The plastic closure cap includes a thread formation formed integrally on the interior of the annular skirt portion, with the thread formation configured to threadably mate with the external threads provided on the neck of a bottle or like container. In accordance with the present invention, it has been recognized that the thread formation of a plastic closure need only include but a single load-bearing surface (either continuous or discontinuous) generally facing the top wall portion of the closure cap. The structural thread formation of the present closure thus includes a helical thread ramp portion which defines the requisite load-bearing surface, wherein the thread ramp portion is configured to define, in cross-section, a partial, asymmetrical thread profile. Thus, rather than providing the typical, generally symmetrically profiled helical thread, the closure of the present invention includes a thread formation which provides a partial, asymmetrical thread profile. The load-bearing surface defined by the thread ramp portion is configured to engage that helical surface (either continuous or discontinuous) of the container thread which generally faces away from the mouth of the container.
While a structural thread formation embodying the principles of the present invention may be configured in various forms, it is presently preferred that the thread formation include means for reinforcing the thread ramp portion of the structure. To this end, the thread formation preferably includes a plurality of spaced-apart, generally radially extending reinforcing gussets which extend integrally between the thread ramp portion and the skirt portion of the closure, generally opposite of the thread ramp portion's load-bearing surface.
While a closure in accordance with the present inventioncan readily be formed with a continuous thread formation (i.e., one which extends without interruption about the interior of the closure skirt portion), the thread formation in the illustrated embodiment of the present invention is shown as being discontinuous; thus, the thread ramp portion of the formation and load-bearing surface defined thereby are discontinuous. In the preferred form, discontinuities in the thread formation are provided whereat one or more axially extending gas venting grooves are defined by the closure cap. Such gas venting grooves, which are preferably defined by the skirt portion of the closure cap, extend generally across the thread formation at discontinuities defined thereby.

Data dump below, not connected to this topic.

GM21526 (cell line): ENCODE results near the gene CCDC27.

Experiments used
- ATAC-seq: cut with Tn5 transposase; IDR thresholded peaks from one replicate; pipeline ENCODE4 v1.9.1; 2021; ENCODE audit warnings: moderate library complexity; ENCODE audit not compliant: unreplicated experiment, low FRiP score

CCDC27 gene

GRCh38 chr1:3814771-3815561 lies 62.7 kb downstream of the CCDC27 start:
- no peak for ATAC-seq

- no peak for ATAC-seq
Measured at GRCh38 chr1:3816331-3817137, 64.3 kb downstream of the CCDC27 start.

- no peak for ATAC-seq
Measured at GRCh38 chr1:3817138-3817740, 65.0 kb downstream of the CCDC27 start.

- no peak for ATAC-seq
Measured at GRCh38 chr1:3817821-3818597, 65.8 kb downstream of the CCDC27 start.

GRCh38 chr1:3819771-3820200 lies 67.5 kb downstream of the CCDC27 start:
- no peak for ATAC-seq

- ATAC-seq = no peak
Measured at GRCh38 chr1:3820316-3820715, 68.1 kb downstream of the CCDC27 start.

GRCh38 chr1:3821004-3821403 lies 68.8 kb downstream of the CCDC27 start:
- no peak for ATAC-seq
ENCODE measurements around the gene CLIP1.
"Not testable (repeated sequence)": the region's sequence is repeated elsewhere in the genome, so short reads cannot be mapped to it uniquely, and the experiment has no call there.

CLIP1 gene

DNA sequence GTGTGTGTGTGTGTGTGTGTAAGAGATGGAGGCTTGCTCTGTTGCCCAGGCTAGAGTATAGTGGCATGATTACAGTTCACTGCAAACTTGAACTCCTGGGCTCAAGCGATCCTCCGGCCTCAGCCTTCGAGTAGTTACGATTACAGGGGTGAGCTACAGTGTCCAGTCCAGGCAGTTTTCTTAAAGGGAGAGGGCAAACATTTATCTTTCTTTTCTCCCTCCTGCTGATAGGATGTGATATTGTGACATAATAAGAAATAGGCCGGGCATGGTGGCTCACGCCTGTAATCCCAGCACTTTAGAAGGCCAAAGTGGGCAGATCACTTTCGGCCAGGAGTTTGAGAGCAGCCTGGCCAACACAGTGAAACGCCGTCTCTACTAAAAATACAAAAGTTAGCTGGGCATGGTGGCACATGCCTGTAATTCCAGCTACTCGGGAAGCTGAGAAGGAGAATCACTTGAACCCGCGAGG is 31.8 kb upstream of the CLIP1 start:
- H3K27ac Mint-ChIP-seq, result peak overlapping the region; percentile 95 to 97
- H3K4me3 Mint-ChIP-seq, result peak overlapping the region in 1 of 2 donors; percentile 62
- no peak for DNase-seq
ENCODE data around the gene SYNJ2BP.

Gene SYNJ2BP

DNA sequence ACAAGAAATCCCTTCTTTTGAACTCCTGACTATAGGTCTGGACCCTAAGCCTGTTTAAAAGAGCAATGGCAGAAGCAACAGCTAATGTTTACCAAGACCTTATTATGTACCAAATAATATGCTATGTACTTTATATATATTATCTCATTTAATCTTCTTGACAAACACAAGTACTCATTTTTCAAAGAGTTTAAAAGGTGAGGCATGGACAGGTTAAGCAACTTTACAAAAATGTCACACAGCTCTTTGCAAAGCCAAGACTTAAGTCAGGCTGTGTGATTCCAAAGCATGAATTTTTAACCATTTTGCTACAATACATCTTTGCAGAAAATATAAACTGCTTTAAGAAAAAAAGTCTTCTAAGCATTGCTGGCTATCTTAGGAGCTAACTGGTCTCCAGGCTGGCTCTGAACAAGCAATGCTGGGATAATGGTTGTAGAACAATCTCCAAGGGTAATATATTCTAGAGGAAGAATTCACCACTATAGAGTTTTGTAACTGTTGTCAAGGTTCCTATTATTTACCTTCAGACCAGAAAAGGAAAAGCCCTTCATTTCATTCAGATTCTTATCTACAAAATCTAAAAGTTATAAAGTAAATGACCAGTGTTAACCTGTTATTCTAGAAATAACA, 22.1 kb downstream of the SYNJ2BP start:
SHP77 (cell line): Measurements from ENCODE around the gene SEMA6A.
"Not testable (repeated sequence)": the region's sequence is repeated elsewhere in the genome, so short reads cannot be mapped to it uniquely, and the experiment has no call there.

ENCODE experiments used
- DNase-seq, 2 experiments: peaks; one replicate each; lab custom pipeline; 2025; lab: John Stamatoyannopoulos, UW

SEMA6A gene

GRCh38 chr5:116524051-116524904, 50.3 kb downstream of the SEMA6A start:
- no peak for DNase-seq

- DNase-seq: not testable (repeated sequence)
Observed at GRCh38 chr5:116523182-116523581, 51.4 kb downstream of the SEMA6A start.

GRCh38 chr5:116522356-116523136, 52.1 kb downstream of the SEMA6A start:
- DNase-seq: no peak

Other advantages and features of the present invention will become readily apparent from the following detailed description, the accompanying drawings, and theappended claims
FIG. 1 is an enlarged, cross-sectional view of a plastic closure having a structural thread formation embodying the principles of the present invention;
FIG. 2 is a partial cross-sectional view of the present closure shown after application thereof to an associated, threaded container; and
FIG. 3 is a relatively enlarged, fragmentary cross-sectional view of the structural thread formation of the present closure.
While the present invention is susceptible of embodiment in various forms, there is shown in the drawings and will hereinafter be described a presently preferred embodiment, with the understanding that the present disclosure is to be considered as an exemplification of the invention, and is not intended to limit the invention to the specific embodiment illustrated.
Referring first to FIG. 1, therein is illustrated a plastic closure 10 embodying the principles of the present invention. Closure 10 includes an outer plastic closure cap or shell 12 which includes a disk-shaped top wall portion 14, and an annular skirt portion or sidewall 16 depending from top wall portion 14.
In the illustrated embodiment, closure 10 is shown as including an integral, tamper-indicating pilfer band 18 which depends from skirt portion 16, and which is generally distinguished therefrom by a circumferentially extending score line 19. Pilfer band 18 includes a plurality of circumferentially spaced, container-engaging flexible projections 20, with the pilfer band at 18 least partially detachably connected to the the skirt portion 16 by a plurality of spaced-apart frangible bridges 22. The illustrated pilfer band 18 can be formed in accordance with the teachings of commonly-assigned U.S. Pat. No. 4,418,828.
In the illustrated embodiment, plastic closure 10 is shown as a so-called composite closure, including the outer plastic closure cap 12, and an inner sealing liner 24 positioned within cap 12 adjacent to top wall portion 14. Sealing liner 24 is adapted to sealingly engage an associated container. In the preferred form, closure 12 includes an annular, liner-retaining lip 26 against which liner 24 is formed, andwhich acts to retain liner 24 in position within the cap. Closure cap 12 may further include a plurality of liner-engaging projections 28 extending integrally from top wall portion 14 in engagement with sealing liner 24.
Referring now to FIGS. 1 and 2, closure 10 is configured for application to an associated container, designated C. A typical configuration of the neck portion of a container C is shown, wherein the neck portion defines an external, helical container thread T. On a typical container for bottling carbonated beverages and the like, the container neck is further provided with an annular locking ring L positioned beneath container thread T. The locking ring L is ordinarily provided on a container for cooperation with a tamper-indicating portion of an associated closure. In this regard, flexible projections 20 of pilfer band 18 are configured to engage and coact with locking ring L attendant to closure removal, whereby the pilfer band 18 is at least partially detached from skirt portion 16.